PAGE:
Running, Mental Toughness

The Athlete of the Future

The Athlete of the Future
Published: 2022-05-23
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Almost 50 years ago in my book Beyond Jogging: The Inner Spaces of Running, I wrote a chapter about the Future of Sport.

It is probably high time I have revised it.

Some things are changed in perspective; others have already come true, and others are recognized realities. This short article for SportsEdTV provides insights into the impending potential which probably certainly become part of our daily sports experience. Some might be in evolution and difficult to recognize. 

Of course, in sports and overall life we have lived a half-century since this chapter was first written; championship athletes are probably better than ever and the mental training I had foreseen is being practiced more abundantly.  In the 1970s sport had not yet been tarnished with dope scandals and the likes of Lance Armstrong, Ben Johnson, Barry Bonds, Marion Jones, and others were not front-page news.  Drugs being tossed into this mix contributes to the blurred lines of my viewpoint; because now it is a cat and mouse game with the drugs able to mask their utilization. This is a battle for the future!

Performance was being explored then for other goals, that were in many ways more alarming. With drugs, there was the realization of being able to train hard with less fatigue, but it has many side effects, like hostility to others and long-term dangers such as brain cancer.   Rather, I believe knowing the self and the day-to-day ups and downs of your true self are hard to accept but it is truthful.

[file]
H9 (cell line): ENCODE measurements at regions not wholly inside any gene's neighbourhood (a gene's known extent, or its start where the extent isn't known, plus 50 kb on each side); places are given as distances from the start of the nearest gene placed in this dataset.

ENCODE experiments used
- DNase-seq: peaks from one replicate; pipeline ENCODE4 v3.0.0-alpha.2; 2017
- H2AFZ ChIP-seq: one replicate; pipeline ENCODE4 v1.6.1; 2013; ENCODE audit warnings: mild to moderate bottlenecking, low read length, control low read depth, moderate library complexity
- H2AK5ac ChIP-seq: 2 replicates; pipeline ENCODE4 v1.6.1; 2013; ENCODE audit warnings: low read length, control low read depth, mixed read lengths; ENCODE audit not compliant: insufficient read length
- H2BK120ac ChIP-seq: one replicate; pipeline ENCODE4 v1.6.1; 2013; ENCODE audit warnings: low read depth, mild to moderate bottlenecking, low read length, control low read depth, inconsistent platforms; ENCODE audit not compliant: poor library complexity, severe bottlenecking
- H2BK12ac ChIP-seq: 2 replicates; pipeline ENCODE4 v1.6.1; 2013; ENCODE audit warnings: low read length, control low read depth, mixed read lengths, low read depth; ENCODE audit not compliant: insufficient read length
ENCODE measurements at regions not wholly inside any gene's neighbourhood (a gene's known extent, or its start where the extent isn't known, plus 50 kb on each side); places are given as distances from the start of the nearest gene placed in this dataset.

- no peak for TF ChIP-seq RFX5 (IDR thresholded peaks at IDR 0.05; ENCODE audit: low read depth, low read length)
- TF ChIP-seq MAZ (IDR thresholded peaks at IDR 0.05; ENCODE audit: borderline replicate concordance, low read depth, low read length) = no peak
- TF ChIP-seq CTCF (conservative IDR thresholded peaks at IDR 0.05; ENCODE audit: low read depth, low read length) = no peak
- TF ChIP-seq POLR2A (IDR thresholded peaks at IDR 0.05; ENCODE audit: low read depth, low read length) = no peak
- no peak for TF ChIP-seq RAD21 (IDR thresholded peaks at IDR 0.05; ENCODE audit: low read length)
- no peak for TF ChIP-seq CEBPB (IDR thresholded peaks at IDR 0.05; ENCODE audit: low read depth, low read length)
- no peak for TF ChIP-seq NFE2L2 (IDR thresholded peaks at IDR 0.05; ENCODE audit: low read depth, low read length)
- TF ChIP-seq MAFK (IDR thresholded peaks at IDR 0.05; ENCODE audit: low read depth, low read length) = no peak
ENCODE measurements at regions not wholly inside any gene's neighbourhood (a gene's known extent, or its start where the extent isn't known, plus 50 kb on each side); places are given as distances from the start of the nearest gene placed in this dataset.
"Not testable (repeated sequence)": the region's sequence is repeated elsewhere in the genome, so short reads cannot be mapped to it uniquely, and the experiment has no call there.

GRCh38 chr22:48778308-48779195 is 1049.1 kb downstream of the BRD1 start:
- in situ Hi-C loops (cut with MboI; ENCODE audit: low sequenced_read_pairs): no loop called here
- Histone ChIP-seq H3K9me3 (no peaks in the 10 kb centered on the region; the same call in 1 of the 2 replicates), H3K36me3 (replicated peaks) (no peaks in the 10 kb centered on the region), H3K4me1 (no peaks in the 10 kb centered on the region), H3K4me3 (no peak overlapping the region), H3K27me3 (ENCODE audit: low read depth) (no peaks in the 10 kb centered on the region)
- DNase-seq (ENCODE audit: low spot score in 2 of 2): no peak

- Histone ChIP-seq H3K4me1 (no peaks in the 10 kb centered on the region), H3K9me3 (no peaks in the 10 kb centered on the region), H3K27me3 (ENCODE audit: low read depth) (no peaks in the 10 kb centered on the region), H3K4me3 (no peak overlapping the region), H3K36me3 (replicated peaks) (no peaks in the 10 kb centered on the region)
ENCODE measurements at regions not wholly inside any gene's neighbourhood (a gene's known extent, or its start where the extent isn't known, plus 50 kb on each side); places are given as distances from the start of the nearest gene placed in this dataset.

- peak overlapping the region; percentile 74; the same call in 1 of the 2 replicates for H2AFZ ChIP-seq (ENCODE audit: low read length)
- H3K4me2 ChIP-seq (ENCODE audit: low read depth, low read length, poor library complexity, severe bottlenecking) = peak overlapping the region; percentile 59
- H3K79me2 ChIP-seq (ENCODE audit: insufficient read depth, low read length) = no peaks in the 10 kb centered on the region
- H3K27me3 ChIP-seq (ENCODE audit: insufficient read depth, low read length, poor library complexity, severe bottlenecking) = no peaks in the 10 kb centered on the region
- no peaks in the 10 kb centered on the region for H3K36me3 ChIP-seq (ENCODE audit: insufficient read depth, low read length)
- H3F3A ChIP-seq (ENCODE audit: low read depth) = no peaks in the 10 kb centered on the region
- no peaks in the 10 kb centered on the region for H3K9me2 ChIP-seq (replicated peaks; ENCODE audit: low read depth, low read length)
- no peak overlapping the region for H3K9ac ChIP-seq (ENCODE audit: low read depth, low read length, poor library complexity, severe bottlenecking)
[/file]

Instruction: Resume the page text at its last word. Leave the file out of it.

The language of sport has only slightly evolved, and the foresight of my good friend, Michael Murphy, and his corresponding examination of his insights in the introduction and afterword of Beyond Jogging are intriguing to most but not apparent and not yet realized.

I will attempt to follow the main points of the chapter in Beyond Jogging, although the vantages at present might be skewered in new directions. For instance, the athlete of the future will be still using a whole array of new methods, orientations, and approaches to sport and concentrate on a fresh sense of the mind.  These will always be exponentials as many more mental strategies for reaching a clear mentality will be discovered and probed for effectiveness. Calling on all the research as far back as the East German’s hidden potentials programs and expansive human potentials techniques, athletes and especially recreational athletes will have little use for performance enhancements and get better insights into themselves.

There will be a new sense that we bring our entire self into the game, and it is recognized as a reflection of our deeper selves.  Athletic people in the future will be concerned with coordinating physical and psychic experiences. In this context, a new language will emerge which better describes various situations, from feeling smooth and coordinated to touches of aware clearness and actual clumsiness that can be improved. Athletic journalists, describing the extraordinary like Steph Curry's long one-hander to ordinary recreationally accomplishing something they never experienced will come to the fore through mind/body interactives.